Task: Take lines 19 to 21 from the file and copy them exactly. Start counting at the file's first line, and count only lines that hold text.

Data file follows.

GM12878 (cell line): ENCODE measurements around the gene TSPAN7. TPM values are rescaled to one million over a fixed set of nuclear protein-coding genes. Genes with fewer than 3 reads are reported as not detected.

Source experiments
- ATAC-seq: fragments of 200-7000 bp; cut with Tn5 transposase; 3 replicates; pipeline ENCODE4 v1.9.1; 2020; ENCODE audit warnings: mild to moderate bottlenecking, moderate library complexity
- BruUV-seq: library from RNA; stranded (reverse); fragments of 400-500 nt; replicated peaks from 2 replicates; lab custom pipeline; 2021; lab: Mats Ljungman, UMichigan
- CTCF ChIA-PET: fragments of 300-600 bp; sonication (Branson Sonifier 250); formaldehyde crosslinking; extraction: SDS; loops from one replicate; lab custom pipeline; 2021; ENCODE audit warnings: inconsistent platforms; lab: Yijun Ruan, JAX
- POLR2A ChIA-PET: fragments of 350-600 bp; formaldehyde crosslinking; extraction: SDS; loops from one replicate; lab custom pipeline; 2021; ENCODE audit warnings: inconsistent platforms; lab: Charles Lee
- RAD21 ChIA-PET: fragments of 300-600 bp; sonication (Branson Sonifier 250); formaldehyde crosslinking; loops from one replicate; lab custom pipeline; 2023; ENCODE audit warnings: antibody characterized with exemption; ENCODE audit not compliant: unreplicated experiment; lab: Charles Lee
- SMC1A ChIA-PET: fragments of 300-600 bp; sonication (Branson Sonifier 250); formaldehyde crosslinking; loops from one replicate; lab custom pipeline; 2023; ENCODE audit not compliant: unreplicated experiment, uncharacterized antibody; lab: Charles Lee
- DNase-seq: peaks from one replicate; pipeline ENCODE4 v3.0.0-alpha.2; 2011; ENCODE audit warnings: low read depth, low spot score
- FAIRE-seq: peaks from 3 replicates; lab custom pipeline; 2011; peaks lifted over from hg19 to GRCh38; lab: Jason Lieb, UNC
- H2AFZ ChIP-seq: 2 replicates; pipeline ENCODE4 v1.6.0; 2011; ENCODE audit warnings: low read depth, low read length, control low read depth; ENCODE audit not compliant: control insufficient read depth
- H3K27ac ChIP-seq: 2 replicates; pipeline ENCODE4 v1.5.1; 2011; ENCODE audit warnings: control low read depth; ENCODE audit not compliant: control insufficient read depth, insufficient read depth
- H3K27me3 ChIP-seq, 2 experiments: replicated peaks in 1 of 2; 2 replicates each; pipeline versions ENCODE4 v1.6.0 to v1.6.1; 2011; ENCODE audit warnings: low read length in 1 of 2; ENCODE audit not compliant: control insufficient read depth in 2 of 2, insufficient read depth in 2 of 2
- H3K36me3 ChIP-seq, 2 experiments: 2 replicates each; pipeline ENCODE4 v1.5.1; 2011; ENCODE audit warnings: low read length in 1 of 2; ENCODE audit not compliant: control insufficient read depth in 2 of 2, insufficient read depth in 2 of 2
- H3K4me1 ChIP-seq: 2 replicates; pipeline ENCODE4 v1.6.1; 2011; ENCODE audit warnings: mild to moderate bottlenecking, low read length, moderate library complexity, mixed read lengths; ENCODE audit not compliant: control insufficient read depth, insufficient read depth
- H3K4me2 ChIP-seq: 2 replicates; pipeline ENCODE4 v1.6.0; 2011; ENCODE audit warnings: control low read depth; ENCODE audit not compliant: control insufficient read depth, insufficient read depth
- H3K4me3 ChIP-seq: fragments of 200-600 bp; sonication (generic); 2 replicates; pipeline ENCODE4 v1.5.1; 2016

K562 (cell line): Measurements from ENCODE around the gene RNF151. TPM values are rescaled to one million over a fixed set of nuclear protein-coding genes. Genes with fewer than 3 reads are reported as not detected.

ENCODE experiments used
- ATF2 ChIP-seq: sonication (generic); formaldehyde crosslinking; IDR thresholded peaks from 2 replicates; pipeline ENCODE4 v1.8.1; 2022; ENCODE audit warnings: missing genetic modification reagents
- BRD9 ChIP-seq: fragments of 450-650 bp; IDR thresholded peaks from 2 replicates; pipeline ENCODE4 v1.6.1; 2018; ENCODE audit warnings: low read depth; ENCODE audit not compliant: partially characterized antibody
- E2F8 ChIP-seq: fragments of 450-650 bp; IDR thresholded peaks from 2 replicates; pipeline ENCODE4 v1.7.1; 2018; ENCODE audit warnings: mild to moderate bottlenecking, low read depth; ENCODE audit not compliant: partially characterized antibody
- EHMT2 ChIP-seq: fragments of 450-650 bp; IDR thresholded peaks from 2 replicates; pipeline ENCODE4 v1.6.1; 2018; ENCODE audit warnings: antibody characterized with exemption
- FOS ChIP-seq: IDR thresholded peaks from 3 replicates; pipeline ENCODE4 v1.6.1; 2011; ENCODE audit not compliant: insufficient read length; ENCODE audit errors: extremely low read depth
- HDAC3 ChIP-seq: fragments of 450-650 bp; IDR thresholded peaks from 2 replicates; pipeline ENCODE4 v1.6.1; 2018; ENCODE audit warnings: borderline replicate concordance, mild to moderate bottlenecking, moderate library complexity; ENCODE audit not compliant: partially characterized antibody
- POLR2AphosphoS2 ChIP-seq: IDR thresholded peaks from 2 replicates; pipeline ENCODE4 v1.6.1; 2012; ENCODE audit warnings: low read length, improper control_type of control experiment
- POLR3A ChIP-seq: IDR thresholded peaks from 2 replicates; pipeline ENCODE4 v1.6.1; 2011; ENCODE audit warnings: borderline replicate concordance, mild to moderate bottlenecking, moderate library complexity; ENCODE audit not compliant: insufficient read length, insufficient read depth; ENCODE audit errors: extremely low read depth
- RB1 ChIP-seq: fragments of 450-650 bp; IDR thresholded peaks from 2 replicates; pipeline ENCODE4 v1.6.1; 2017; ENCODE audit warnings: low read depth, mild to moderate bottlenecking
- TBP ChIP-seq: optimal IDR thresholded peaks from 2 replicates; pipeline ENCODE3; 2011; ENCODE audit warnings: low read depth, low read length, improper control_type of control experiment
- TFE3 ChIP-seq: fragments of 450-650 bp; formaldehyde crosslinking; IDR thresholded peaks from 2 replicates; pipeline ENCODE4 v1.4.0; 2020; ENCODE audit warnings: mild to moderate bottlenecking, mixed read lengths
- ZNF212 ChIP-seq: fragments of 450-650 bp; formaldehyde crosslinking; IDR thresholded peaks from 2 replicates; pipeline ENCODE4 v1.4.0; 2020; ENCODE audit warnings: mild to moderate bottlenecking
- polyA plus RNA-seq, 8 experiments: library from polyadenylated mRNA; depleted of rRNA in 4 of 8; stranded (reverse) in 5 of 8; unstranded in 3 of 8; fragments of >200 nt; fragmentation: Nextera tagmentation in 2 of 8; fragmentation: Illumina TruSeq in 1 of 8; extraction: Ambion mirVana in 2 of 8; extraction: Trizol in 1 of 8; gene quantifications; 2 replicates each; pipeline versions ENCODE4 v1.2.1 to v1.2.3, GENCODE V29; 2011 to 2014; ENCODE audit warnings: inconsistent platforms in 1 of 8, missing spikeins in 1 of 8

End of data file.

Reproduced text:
ENCODE experiments used
- ATF2 ChIP-seq: sonication (generic); formaldehyde crosslinking; IDR thresholded peaks from 2 replicates; pipeline ENCODE4 v1.8.1; 2022; ENCODE audit warnings: missing genetic modification reagents
- BRD9 ChIP-seq: fragments of 450-650 bp; IDR thresholded peaks from 2 replicates; pipeline ENCODE4 v1.6.1; 2018; ENCODE audit warnings: low read depth; ENCODE audit not compliant: partially characterized antibody